Born to a Swedish mother and a Danish father, Christina Liljenberg Halstrøm‘s designs are a splendid representation of Scandinavian aesthetics. With an organic and clean minimalistic approach to creating functional objects with timeless appeal. Graduating from the Royal Danish Academy of Art, School of Design in 2007, Christina has won many grants and awards for her designs, the latest being the Red Dot Award for the Georg stool for Skagerak Denmark. She has also been actively working on many projects for both Danish and International Exhibitions. Christina has formed a company with Margrethe Odgaard called Halstrøm-Odgaard collaborating on projects together.
You spent two years studying at Swedish design schools, why did you then choose to further your education at The Royal Danish Academy of Art, School of Design, and not in Stockholm?
I am born and raised in Denmark and after almost five years in Sweden I felt like moving back to Copenhagen.
How and when did your interest in design begin?
I have always had people around me who were good with their hands in different ways. My grandfather started making furniture when he retired, my grandmother taught me how to crochet and embroider, my dad showed me the basics in perspective drawing and my mother’s sewing machine was used like a toy. For a long time I thought I was going to be a painter, but I always enjoyed building things and at some point I figured out that solving different problems in an artistic way was my main interest.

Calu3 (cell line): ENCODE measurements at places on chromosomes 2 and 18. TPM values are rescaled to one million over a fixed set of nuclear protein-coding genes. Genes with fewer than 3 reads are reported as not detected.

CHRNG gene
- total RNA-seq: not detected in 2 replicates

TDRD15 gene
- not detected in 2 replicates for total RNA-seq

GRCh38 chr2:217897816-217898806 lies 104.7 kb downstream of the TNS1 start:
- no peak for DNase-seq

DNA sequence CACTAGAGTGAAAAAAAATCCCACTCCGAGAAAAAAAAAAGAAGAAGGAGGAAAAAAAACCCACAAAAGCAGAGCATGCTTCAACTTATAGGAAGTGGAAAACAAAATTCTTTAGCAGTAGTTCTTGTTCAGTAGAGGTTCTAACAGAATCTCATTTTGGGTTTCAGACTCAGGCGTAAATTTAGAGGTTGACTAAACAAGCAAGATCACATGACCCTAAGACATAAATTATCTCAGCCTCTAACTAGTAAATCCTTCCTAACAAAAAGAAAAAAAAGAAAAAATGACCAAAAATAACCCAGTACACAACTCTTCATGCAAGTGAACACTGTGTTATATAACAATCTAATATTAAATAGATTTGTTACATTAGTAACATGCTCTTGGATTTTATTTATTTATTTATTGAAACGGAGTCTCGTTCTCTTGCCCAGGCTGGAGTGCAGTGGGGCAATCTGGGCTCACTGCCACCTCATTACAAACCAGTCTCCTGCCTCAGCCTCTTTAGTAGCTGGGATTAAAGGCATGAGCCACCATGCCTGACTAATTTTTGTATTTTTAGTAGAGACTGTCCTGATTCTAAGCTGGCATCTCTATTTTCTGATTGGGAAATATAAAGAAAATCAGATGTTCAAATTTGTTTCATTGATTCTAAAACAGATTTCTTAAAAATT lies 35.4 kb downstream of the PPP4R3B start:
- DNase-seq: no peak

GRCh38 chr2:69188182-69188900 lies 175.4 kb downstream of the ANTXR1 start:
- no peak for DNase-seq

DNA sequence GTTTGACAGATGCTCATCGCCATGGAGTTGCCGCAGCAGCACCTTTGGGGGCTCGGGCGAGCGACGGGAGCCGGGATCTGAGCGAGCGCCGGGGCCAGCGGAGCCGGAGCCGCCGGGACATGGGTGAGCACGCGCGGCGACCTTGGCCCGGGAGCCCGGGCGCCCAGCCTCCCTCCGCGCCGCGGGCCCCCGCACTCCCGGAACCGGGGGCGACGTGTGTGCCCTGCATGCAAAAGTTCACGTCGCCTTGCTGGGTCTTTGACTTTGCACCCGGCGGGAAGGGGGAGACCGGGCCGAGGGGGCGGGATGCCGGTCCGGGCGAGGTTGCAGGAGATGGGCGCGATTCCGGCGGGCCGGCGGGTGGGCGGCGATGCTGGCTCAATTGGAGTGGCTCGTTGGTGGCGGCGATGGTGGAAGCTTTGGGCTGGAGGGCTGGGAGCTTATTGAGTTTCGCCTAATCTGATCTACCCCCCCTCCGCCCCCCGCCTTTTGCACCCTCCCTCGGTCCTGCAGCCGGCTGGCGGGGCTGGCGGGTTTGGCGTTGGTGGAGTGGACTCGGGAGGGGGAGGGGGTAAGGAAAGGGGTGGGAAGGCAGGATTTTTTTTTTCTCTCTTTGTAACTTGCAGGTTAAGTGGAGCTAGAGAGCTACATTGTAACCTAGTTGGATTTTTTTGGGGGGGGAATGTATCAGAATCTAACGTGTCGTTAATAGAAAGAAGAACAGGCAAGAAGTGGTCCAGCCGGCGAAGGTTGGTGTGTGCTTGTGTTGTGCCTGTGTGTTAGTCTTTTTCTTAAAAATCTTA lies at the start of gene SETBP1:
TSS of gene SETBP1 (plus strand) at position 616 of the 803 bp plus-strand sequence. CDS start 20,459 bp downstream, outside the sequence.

Sharing a Swedish and Danish heritage, do you see differences in the approach to design in both countries?
There are definitely differences, although it might not be obvious to the rest of the world, but I feel that Swedes are more bold in their use of colour and decorations. In Denmark we are more minimalistic.
You spent a year in Berlin studying textiles during your years at the Academy, is there a particular interest in textiles?
I think textiles are a great way to get people’s tactile attention towards a piece of design. The haptic attraction is important in design objects.
What in your opinion constitutes good, timeless design?
I often find that it is the understated but functional objects that survive over time.
You won the Red Dot Award for the Georg Stool, what was your inspiration for this design?
The inspiration for the Georg stool, was to work with the notion that a stool is often looked upon as an extra piece of furniture. So I made it a bit more exclusive with the woollen pillow and it cannot be stacked and packed away in a corner. I also wanted the materials to stand out, that is why the pillow is longer on one side than on the other. Finally using the leather strap to tie it all together also accentuates that the stool consists of three different and equally important materials.
How important is it for designers to win awards for their designs, what does this do for your career?
It creates a lot of attention, and I cannot deny that attention helps a career in design. So many talented people are out there, so when you get an award it is a pat on the shoulder. And it is a great boost for the companies and the sales departments.